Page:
Nowadays, mouthguards are used more often when practicing sports with a risk of damage to the structures of the oral cavity [6-8]. Thanks to their structure, these viscoelastic polymer materials have the ability to reduce the force of injury by converting impact energy into heat or changing the shape of the chains [9-13]. Currently available mouthguards are the “boil and bite” type and custom-made ones. These types differ in retention, size, durability, comfort and material used. In the past also one-size stock-type splints were used. Custom-made intraoral guards provide sufficiently high comfort of usage, determined mostly by excellent retention and stabilization, while the commonly used “boil and bite” guards are often characterized by insufficient retention and less favorable mechanical properties. The presence in the mouth during sports of any of them could have negative effects on the circulatory-respiratory endurance of the athlete and reduce his or her performance [14-16].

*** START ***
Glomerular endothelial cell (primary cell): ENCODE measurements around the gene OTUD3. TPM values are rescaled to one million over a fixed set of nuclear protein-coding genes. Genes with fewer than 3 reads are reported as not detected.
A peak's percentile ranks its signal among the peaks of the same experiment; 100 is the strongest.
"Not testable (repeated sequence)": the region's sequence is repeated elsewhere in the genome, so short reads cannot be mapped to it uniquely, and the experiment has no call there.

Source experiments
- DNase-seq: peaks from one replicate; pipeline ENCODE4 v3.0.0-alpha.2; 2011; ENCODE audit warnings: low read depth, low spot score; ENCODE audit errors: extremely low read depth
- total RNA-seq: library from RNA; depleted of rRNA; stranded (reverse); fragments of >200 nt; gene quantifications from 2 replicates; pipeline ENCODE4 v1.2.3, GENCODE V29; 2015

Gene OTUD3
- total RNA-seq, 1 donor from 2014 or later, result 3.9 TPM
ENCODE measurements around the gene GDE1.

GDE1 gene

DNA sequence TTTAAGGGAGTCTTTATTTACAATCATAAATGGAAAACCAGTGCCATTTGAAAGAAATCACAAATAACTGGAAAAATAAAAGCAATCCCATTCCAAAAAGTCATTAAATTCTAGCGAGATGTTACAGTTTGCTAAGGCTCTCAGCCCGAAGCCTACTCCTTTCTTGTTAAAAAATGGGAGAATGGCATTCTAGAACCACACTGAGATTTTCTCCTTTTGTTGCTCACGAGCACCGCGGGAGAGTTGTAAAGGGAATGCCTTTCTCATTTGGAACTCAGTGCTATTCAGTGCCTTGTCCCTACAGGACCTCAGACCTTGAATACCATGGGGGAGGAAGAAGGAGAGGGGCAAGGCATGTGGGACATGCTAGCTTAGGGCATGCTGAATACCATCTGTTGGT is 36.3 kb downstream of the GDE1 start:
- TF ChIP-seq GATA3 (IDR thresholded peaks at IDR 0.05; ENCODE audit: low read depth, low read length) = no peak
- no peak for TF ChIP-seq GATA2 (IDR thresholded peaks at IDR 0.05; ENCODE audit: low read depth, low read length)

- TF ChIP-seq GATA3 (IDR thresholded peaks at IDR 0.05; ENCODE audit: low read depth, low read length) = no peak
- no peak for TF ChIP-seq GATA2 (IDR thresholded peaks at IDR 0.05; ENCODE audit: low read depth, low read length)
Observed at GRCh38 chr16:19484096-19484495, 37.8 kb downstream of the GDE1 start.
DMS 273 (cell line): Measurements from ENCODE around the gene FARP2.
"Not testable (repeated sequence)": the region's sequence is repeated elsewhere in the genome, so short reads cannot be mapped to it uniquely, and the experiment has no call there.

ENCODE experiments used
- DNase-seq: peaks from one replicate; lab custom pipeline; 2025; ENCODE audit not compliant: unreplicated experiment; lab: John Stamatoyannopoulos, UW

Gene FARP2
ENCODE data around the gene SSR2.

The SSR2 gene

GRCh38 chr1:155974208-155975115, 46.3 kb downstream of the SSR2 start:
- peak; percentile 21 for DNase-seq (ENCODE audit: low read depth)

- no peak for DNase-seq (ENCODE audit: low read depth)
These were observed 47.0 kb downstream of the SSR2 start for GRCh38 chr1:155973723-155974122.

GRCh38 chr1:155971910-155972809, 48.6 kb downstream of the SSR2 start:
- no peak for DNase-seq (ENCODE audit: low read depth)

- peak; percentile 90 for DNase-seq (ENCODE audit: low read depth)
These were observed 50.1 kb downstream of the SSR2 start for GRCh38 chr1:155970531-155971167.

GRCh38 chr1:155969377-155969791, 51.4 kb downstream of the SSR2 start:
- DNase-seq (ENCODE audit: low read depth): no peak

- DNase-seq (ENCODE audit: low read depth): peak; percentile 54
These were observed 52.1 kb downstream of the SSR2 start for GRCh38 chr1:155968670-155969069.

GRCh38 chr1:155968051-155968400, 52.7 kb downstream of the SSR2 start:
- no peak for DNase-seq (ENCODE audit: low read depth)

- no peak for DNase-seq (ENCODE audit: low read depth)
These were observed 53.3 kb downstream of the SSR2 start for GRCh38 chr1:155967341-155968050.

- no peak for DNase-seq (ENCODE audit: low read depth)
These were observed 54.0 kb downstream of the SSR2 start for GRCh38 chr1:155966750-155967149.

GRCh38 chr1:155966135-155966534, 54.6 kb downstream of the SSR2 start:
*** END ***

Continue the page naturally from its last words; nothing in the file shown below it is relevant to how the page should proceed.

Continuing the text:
Objectives

The aim of the study was to evaluate the effects of the presence of a mouthguard in the oral cavity on the cardiorespiratory capacity of the athlete.

Material and methods

The study involved 30 athletes, training professionally in disciplines involving regular application of mouthguards – American football and martial arts. Sixteen women and 14 men, aged 20-37 years, were testing a total of 120 intraoral mouthguards. All persons gave their informed verbal consent prior to their inclusion in the study. The research was conducted in accordance with the ethical standards laid down in the 1964 Declaration of Helsinki and its later amendments. The study presented was accepted by the Bioethics Commission of the Medical University of Warsaw – number of consent: KB/221/2018.